You may be aware that there are currently growing efforts to clone long-extinct animals such as mammoths, which would be sure to put a smile on John Hammond’s face. There is a growing consensus in the scientific community that we should use similar technology to resurrect recently extinct animals. There are a number of criteria a species must fit into, in order to be selected as a potential candidate, including preservation of viable genetic material and the existence of suitable habitat for reintroduction. We are not talking about a mosquito in amber here; instead, the species for which such a project could be viable are those that have become extinct within the past 100 years. There may be potential along the way to learn more about developmental processes, which may help to inform future medicine. Two examples from Australia highlight the current efforts to resurrect a previously lost species.
As an Amphibian Biologist, I could not help but pick this first example – the gastric brooding frog (Rheobatrachus spp.). There were two closely related species that were discovered in the latter half of the 20th century, shortly before they became extinct. They acquired their name from the unusual behaviour exhibited by the females incubating their eggs: they would swallow the fertilised eggs and convert their stomach into a frog nursery, before regurgitating fully-formed froglets approximately six weeks later. During this time, the mother shuts down all function of her stomach and does not eat until her brood have developed. In 2013, scientists in Australia successfully created a living embryo from preserved genetic material, with the next goal being the production of an embryo that can survive to the tadpole stage.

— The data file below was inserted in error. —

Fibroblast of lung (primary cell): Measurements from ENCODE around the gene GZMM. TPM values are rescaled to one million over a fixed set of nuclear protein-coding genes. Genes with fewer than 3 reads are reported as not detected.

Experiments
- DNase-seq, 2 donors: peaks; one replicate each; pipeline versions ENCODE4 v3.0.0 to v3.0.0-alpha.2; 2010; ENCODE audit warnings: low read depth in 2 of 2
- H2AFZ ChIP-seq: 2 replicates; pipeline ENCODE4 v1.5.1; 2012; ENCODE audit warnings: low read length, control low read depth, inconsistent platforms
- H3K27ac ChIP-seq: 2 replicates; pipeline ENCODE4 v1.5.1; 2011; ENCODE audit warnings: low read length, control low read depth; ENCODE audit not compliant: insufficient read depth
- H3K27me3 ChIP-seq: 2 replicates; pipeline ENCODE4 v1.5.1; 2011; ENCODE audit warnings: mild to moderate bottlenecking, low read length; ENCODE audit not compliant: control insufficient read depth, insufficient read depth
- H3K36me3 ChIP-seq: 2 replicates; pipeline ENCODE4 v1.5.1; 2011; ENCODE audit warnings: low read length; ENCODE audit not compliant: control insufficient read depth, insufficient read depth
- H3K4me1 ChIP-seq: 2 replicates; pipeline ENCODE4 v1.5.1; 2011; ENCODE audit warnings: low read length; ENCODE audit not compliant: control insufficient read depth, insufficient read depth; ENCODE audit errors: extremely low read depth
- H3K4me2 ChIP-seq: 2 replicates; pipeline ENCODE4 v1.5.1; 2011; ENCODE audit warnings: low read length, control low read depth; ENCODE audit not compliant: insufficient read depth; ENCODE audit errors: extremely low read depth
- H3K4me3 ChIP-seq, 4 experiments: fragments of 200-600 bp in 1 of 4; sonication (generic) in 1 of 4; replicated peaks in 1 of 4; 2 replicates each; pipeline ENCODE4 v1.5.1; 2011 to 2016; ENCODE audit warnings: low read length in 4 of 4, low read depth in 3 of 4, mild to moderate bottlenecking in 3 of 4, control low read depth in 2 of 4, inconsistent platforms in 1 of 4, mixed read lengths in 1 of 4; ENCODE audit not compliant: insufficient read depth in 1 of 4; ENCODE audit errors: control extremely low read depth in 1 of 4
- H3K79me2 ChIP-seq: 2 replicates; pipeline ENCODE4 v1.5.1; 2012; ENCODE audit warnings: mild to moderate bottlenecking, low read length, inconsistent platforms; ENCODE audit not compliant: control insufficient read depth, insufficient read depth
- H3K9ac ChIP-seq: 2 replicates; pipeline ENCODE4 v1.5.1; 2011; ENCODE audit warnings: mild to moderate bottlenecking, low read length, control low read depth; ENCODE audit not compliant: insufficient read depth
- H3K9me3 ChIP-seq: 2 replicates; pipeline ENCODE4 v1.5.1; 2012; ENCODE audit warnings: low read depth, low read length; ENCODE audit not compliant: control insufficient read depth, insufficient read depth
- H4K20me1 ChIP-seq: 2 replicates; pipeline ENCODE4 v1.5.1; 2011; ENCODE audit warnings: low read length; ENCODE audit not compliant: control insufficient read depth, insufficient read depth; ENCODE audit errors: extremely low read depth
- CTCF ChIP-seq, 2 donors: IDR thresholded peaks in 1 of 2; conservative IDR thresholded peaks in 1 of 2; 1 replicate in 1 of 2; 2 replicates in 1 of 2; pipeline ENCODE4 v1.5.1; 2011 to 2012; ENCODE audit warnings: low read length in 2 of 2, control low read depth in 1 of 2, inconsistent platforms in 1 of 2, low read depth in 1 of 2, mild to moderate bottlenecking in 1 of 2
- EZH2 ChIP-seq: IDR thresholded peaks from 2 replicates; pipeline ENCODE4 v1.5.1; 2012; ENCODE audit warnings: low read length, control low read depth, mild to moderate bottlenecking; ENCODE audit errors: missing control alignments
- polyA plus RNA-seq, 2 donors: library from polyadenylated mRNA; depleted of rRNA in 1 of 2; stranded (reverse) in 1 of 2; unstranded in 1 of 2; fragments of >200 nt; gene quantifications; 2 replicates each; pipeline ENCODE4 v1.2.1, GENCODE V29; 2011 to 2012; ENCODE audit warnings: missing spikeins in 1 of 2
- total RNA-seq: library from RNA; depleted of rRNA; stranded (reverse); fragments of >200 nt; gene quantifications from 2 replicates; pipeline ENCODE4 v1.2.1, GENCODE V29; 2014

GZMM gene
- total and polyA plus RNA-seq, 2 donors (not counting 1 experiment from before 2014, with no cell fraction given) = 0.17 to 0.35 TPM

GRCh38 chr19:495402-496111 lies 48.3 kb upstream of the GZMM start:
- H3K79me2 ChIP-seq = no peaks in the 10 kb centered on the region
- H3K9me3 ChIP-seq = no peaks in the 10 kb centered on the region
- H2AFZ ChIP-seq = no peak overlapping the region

“Current efforts to clone long-extinct animals are sure to put a smile on John Hammond’s face”
The second species is the Thylacine or Tasmanian tiger (Thylacinus cynocephalus), which was a marsupial predator hunted to extinction by mankind. They were already on the way out before a bounty was put on their head, but it certainly did not help things! The Australian Museum in Sydney began a cloning project in 1999 with efforts still ongoing, using ethanol-fixed tissue from a handful of specimens. There are deep ethical questions that need to be addressed with such projects, but hopefully one day passenger pigeons will fill the skies once again, and species extinction will be a thing of the past. If we have the means to restore a species, especially one that disappeared due to our direct actions, surely we have an obligation to do so.